Otteran is also spelled as Odhrán or Oran – I will use Oran for simplicity for the rest of this post. According to some accounts he was born in Britain, but his monastic career was first noted when he was an Abbot in Meath. However, he is revered in Tipperary where he established a monastic settlement and is honoured today as patron saint of the Silvermines Parish. There is a ruined church and a holy well dedicated to him in Latteragh, near Nenagh. See this lovely post about his church and holy well from our friend The Tipperary Antiquarian. He lived there for 40 years, therefore he must have been aged already when he went with St Columba (AKA Columcille) to Iona.

Photo courtesy of The Tipperary Antiquarian

St Columba voluntarily banished himself to Iona in 563 when he lost a judgement over a plagiarism incident. He took 12 disciples with him, Otteran being the oldest and therefore the first to die. 

Columba blesses Derry as he prepares to depart from Iona – from a large stained glass window in St Eugene’s Cathedral, Derry

Columba went to visit him on his sick bed and that night he had a dream of two warring angels – a good angel and a bad angel, fighting over Otteran’s soul. Sure enough, he died the next day, and was the first person to be buried on the island.

St Oran’s Cross, believed to be from the 8th century has recently been restored (story here)

A small church with a wonderful Romanesque doorway is dedicated to him, but more importantly, the graveyard that eventually grew up around it was called Reilig Oran.

This image, and the one below, has been borrowed  with thanks (I hope she doesn’t mind) from a lovely Blog called Flickering Lamps. This post is “Rèilig Odhrain, the ancient cemetery on the edge of the world”

Iona, located as it was on the extreme West coast of Scotland, was in those days a major stop along the marine highway. Irish, British, Scottish and Norse and Danish ships stopped. The Vikings did more than stop by – they sacked the monastery on two occasions, murdering the monks at a site afterwards called Martyr’s Bay.

Sráid nam Marbh is the Street of the Dead. It is a Medieval paved road (very rare) leading from the Bay of Martyrs (the Vikings did it) to the Reilig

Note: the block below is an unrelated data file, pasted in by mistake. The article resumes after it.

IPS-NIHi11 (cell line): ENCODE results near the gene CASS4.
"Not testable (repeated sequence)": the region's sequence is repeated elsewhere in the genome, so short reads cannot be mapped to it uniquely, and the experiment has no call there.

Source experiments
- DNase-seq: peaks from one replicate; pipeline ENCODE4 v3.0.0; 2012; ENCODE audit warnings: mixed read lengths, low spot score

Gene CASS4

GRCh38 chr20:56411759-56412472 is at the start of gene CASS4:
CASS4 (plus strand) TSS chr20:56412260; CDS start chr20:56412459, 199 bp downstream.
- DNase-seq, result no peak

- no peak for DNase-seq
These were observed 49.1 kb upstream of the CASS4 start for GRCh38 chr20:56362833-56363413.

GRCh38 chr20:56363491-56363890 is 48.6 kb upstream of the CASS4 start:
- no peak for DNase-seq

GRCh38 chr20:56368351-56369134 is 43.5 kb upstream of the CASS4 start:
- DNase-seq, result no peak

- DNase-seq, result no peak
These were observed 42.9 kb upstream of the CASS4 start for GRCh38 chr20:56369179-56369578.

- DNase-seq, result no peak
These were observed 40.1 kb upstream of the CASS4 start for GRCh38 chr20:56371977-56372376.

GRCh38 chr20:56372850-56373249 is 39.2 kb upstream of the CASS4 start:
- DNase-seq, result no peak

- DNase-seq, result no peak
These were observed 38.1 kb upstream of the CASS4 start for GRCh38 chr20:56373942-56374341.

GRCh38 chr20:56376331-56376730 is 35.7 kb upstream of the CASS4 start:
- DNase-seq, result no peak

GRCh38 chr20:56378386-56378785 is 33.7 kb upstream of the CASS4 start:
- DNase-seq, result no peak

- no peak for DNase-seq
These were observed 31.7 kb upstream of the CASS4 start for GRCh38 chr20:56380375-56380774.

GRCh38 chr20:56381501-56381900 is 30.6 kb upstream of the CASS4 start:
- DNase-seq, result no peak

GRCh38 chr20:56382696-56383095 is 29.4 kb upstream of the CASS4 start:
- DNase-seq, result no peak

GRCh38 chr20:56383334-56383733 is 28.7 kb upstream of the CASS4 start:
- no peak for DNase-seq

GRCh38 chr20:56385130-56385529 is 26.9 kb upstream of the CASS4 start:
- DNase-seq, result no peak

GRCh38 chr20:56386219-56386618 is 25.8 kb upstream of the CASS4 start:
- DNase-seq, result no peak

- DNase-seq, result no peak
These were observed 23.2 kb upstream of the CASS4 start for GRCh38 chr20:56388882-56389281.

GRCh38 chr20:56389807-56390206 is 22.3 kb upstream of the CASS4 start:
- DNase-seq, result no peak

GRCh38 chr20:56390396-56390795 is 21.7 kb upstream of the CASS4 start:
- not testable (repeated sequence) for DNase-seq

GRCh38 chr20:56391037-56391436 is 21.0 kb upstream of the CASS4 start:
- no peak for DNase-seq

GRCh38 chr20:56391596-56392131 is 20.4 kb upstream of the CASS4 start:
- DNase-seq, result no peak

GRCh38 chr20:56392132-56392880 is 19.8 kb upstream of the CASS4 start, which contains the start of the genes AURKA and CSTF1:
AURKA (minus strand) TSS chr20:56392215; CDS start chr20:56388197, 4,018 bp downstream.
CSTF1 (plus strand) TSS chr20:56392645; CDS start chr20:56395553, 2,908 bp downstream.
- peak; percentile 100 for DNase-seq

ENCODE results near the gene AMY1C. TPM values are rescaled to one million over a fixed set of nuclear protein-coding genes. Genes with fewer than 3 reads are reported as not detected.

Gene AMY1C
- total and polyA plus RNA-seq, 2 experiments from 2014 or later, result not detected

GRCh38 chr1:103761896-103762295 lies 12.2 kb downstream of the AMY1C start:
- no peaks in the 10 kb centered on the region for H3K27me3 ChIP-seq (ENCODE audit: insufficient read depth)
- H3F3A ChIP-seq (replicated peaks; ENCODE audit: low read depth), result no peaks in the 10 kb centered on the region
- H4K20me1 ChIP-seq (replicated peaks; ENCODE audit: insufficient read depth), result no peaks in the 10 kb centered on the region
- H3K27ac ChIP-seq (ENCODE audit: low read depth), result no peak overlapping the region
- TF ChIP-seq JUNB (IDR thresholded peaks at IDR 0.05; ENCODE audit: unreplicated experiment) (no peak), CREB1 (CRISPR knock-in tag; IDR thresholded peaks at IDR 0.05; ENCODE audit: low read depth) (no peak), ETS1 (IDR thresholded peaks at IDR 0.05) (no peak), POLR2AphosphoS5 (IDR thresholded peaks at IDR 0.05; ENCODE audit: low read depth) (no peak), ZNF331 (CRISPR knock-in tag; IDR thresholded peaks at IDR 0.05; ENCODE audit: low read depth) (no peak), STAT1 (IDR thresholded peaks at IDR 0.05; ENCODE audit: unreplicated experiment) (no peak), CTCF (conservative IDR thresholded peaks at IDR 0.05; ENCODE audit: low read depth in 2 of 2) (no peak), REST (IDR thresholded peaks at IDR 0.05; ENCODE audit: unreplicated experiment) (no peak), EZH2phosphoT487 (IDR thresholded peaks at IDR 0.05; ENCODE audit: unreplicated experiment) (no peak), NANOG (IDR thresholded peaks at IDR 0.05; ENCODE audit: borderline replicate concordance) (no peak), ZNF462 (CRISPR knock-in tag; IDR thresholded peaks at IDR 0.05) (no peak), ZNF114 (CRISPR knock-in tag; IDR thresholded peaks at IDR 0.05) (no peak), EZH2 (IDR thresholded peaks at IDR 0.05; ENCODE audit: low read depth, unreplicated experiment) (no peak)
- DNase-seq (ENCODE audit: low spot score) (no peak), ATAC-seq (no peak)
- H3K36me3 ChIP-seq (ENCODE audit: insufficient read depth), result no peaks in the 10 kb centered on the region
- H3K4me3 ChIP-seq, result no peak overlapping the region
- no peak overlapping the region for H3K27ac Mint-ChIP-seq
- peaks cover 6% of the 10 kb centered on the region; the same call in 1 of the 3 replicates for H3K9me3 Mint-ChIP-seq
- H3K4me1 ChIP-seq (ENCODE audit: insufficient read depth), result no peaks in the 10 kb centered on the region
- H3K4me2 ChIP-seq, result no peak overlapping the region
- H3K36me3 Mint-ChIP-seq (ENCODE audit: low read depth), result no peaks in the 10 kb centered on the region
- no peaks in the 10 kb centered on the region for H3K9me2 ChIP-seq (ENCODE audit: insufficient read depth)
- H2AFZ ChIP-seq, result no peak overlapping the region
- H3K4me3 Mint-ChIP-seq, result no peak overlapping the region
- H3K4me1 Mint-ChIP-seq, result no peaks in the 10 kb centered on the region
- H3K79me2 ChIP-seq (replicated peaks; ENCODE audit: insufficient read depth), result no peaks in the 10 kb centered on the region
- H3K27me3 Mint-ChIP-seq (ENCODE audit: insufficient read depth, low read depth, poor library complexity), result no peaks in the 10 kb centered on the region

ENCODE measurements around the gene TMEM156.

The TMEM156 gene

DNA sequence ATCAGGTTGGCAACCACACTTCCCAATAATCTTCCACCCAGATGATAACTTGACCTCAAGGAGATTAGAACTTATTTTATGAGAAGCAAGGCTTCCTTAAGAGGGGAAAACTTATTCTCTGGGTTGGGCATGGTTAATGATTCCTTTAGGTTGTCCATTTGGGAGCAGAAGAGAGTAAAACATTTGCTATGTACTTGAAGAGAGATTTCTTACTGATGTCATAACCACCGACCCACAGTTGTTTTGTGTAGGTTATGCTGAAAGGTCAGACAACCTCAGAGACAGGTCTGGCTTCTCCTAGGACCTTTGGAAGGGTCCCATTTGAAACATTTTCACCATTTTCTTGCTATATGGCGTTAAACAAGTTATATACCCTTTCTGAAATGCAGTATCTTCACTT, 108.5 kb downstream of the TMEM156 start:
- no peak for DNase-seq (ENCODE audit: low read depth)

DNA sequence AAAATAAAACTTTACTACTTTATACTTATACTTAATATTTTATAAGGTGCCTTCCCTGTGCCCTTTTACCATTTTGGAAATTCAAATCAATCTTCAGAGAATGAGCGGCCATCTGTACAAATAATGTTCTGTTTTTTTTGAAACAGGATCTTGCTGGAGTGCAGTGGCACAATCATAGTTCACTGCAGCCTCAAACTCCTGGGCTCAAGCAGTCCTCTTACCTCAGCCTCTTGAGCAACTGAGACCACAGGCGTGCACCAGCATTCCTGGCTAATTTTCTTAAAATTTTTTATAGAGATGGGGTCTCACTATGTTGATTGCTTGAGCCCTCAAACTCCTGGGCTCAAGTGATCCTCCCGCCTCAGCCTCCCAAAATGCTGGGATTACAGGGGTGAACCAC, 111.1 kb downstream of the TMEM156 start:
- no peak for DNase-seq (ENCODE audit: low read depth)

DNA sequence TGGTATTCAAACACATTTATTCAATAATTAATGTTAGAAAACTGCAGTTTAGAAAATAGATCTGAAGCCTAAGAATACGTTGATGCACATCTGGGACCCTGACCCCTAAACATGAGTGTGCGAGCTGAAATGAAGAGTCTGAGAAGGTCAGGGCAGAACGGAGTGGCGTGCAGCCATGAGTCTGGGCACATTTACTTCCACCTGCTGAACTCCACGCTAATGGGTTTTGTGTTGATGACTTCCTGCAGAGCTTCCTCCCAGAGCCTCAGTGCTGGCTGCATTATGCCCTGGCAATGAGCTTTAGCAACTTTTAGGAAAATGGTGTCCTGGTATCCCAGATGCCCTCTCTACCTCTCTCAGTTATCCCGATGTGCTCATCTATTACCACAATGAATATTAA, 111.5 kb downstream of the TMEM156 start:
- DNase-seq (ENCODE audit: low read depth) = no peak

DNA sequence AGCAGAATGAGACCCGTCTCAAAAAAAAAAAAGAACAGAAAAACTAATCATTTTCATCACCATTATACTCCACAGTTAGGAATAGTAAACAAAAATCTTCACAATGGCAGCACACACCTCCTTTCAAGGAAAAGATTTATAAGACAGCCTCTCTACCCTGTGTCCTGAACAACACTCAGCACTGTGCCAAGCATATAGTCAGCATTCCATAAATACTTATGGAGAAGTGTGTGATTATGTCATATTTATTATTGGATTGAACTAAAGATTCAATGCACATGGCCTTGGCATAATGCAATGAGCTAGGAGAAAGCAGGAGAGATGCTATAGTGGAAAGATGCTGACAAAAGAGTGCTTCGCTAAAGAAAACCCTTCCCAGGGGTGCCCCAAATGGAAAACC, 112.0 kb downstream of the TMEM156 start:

As the fame of Columba and his monastic settlement grew, the Island acquired a mystical reputation as a preferred place to be buried. According to tradition, 48 kings are buried there, including MacBeth and Duncan –  kings of France, Scotland, Ireland and Norway.

This image, of grave slabs taken inside for safekeeping, is from the official Historic Environment Scotland page 

The Scots eventually surrendered the island to Magnus, King of Norway in 1098 and the Norse Vikings continued to transport their kings to Iona for burial at Reilig Odhráin from all over their territory.

Image courtesy of A Tribute to Alexander Ritchie 

And their territory was vast, and included several settlements in Ireland – Dublin, Wexford, Waterford, Cork and Limerick all started off as Viking sea-ports. In Waterford, honouring the burial place of their ancestors, the Vikings chose St Oran as the patron of their city. Thus, an Irish man who had never set foot in Waterford became one of its revered icons. Later, he also become patron of the diocese, along with Carthage of Lismore and of course St Declan of Ardmore. And don’t forget, he was already the Patron Saint of the Silvermines area in Tipperary.

Waterford celebrates its Viking and Norman heritage

But I said he is also the Patron Saint of Atheists – how could that have happened? Well, mainly it’s because there are two different stories about how he died on Iona, and it’s the second one that’s part of true Hebridean lore.

Image courtesy of A Tribute to Alexander Ritchie 

When Columba arrived he set about building a church. But the builders became very frustrated because every morning when they arrived on site what they had built the day before had been knocked down. Columba prayed a mighty prayer and the answer came to him – what was required was a ‘foundation sacrifice’ – that means a human had to be buried alive under the church. According to some accounts, Oran was in fact Columba’s son, and Columba felt, therefore, he would be the most powerful sacrifice. According to others, Oran actually stepped forward and offered himself, in the assurance that this guaranteed his place in heaven.

Image courtesy of St Barnabas Orthodox Mission Kenya